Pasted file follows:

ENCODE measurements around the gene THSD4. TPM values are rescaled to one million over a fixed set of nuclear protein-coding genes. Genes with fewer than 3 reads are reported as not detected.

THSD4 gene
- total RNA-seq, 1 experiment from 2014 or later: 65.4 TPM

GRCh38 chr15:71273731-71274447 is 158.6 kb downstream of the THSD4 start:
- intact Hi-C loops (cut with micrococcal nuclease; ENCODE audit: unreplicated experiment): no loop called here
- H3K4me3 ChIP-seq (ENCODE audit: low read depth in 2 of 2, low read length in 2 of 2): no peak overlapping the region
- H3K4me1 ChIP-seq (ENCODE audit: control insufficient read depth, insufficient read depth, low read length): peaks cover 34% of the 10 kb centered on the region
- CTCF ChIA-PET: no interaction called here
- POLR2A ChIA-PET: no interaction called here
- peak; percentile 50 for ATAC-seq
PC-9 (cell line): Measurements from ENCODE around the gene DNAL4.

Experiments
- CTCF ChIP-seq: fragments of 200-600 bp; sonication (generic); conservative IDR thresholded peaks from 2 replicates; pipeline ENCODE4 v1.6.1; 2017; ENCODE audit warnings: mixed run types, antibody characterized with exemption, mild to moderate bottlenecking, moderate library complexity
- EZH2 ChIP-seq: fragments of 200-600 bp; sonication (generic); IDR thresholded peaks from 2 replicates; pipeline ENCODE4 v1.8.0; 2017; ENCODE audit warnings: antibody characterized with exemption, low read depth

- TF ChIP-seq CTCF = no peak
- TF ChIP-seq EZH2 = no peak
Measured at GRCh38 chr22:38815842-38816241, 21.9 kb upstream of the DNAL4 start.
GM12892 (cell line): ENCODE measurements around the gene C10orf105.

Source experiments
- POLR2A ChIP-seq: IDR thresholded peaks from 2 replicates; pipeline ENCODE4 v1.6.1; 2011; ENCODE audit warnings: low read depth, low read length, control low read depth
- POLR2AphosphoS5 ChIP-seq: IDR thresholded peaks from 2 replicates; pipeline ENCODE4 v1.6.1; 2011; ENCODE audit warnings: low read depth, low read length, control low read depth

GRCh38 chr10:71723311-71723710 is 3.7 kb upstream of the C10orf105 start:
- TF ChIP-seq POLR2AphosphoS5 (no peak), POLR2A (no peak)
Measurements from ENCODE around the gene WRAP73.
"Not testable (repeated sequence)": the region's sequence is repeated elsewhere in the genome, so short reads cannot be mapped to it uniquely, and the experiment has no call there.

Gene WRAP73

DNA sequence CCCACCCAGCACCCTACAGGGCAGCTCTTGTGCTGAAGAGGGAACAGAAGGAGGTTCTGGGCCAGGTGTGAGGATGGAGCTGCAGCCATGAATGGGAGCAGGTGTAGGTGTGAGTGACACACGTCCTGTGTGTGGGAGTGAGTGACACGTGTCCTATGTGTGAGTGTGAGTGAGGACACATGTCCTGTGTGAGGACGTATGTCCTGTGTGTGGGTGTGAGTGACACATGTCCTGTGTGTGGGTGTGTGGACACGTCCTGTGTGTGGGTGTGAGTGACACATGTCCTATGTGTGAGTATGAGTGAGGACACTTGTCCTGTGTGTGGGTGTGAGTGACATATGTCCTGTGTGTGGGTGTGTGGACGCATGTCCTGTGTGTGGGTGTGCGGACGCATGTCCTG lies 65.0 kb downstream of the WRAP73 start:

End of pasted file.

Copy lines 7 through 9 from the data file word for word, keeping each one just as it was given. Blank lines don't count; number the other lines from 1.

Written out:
- H3K4me1 ChIP-seq (ENCODE audit: control insufficient read depth, insufficient read depth, low read length): peaks cover 34% of the 10 kb centered on the region
- CTCF ChIA-PET: no interaction called here
- POLR2A ChIA-PET: no interaction called here